5 best rotator cuff physical therapy exercises for athletes

The rotator cuff is part of the shoulder joint made up of a group of muscles and tendons. It holds the top part of your humerus in your shoulder socket. The rotator cuff is responsible for keeping your shoulder stable during movement. As well as the bones, muscles and tendons in the shoulder joint, there are also lubricating bursae, fluid-filled sacs that allow for the smooth movement of the shoulder. 

How common are rotator cuff injuries?

Due to the repetitive motion called for by using your shoulder, it’s easy to see why it can be common for rotator cuff injuries to occur. The most common rotator cuff injuries are:

  • Rotator cuff tears — A rotator cuff tear can happen suddenly due to an injury or over time due to overuse. A tear can be minor or major. Nearly 2 million Americans experience a rotator cuff tear each year.

  • Bursitis — When the muscles and bones of the shoulder rub the bursae too much, it can cause inflammation and irritation of the bursae. This is known as bursitis.

  • Tendinitis — The tendons of your shoulder can become irritated and swollen due to being pinched during shoulder movement; this is known as tendinitis.

  • Impingement — When the rotator cuff muscles swell or cramp between the shoulder and upper arm bones, it can cause pinching and limit movement.

Who is at risk for rotator cuff injuries?

Rotator cuff injuries are common. This is because injuries are most often due to overuse and repetitive motions causing wear and tear of the rotator cuff. Accidents are also at fault for injuries. 

Athletes such as tennis players, basketball players, rowers, pitchers, wrestlers and swimmers are more prone to rotator cuff injuries due to the repetitive motions of their sport. People with jobs that require repetitive lifting and motions, such as carpenters or painters, are also at risk.

How can rotator cuff pain affect your daily life?

It’s easy to take a pain-free life for granted. Your shoulders and arms help you in a number of ways throughout your day, and pain in your rotator cuff can have a drastic impact on your quality of life. If you are experiencing pain in your rotator cuff, you may have difficulty raising or moving your arm. It may prohibit you from picking up your child or grandchild, reaching up into a cabinet, or lifting anything to carry it. It may affect your ability to get restful sleep. You may also find yourself having difficulty getting dressed, combing your hair or brushing your teeth. Driving may even become a difficult task. You may find yourself wondering what you can do to get back to your pain-free life. 

How can physical therapy help you with your rotator cuff pain?

You don’t have to be in pain forever. A physical therapist can help treat your rotator cuff pain. They can show you how to do exercises that can help give you pain relief and lead to improved strength and mobility. Exercises you are asked to perform may include:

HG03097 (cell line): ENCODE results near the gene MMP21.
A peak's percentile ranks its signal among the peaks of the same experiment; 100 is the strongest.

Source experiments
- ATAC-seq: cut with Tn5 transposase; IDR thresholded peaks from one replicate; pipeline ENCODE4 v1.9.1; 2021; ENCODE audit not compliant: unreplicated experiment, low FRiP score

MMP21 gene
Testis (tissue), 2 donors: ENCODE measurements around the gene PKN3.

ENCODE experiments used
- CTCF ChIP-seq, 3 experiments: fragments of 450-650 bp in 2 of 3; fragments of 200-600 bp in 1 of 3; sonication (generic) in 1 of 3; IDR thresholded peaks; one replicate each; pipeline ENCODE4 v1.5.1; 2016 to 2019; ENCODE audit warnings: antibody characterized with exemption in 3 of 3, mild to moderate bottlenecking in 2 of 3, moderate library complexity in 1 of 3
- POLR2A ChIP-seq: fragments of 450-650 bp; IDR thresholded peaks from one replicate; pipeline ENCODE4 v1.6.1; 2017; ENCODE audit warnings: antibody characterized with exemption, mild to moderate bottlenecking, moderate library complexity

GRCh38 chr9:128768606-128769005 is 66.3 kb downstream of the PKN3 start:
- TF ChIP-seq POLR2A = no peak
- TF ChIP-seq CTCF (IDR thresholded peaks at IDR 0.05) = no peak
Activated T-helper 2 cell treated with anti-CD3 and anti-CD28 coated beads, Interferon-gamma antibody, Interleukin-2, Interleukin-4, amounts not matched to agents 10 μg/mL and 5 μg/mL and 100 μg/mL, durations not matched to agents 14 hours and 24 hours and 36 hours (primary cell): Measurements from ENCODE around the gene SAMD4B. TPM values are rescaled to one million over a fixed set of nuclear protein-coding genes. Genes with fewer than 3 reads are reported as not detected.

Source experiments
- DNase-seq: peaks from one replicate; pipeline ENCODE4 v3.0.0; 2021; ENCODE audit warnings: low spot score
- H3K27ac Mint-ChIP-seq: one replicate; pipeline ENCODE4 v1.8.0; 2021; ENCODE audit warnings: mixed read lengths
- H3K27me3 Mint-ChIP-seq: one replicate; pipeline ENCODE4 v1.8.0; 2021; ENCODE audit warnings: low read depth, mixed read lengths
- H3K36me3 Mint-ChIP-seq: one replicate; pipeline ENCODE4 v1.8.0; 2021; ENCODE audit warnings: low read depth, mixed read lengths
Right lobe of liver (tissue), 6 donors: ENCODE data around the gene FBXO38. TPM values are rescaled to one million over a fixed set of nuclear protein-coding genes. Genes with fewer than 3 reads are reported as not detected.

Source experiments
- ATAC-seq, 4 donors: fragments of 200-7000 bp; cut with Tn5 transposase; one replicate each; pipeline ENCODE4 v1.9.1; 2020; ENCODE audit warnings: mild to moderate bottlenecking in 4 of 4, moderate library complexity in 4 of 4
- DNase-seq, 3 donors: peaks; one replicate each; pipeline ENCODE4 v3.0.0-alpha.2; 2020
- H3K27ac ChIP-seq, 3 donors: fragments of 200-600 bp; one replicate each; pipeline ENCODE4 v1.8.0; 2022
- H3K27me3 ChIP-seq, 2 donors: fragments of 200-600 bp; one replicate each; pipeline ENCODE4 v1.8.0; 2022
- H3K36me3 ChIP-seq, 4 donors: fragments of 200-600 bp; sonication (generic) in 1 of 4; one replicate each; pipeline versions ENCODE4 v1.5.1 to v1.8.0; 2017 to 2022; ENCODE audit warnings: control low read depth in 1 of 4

• Pendulum — While leaning forward, place the hand of the uninjured arm on a counter or table for support. Allow your other arm to hang freely by your side. Gently swing the injured arm back and forth. Complete two sets of 10.

  • Crossover arm stretch — Relax your shoulders and gently pull your injured arm across your chest, using your uninjured hand to hold and gently deepen the stretch. Hold the stretch for 30 seconds and repeat four times per arm.

  • Sleeper stretch — Lying on your side on a firm and flat surface with your injured shoulder under you, bend your arm up in front of your face. Using your uninjured hand, gently press down your injured arm. Hold this stretch for 30 seconds, and then release.

  • Standing row — This stretch requires an elastic exercise band to complete. Make a loop with the exercise band and attach it to a doorknob or other stable object. Stand with the band in your hand and your elbow bent and by your side. Keep your arm close to your side and slowly pull your elbow straight back. Slowly return to the starting position and repeat the motion. Complete three sets of eight.

  • Elbow flexion — This stretch requires holding a light weight to get the best results of regaining strength. Stand tall and keep the elbow on your injured side close to your side. Hold the weight in your hand and slowly bring the weight up toward your shoulder. Pause and hold the stretch for a few seconds and slowly return your arm down to the starting position. Repeat the stretch to complete three sets of eight. 

Lattimore PT can treat your rotator cuff injury

Our Lattimore PT expert physical therapists are ready to help you find relief from your rotator cuff pain. You shouldn’t suffer pain any longer than necessary. Our team of expert physical therapists will design an individualized plan to best help you work to find pain relief. 

Contact our team today for more information or to schedule an initial appointment.

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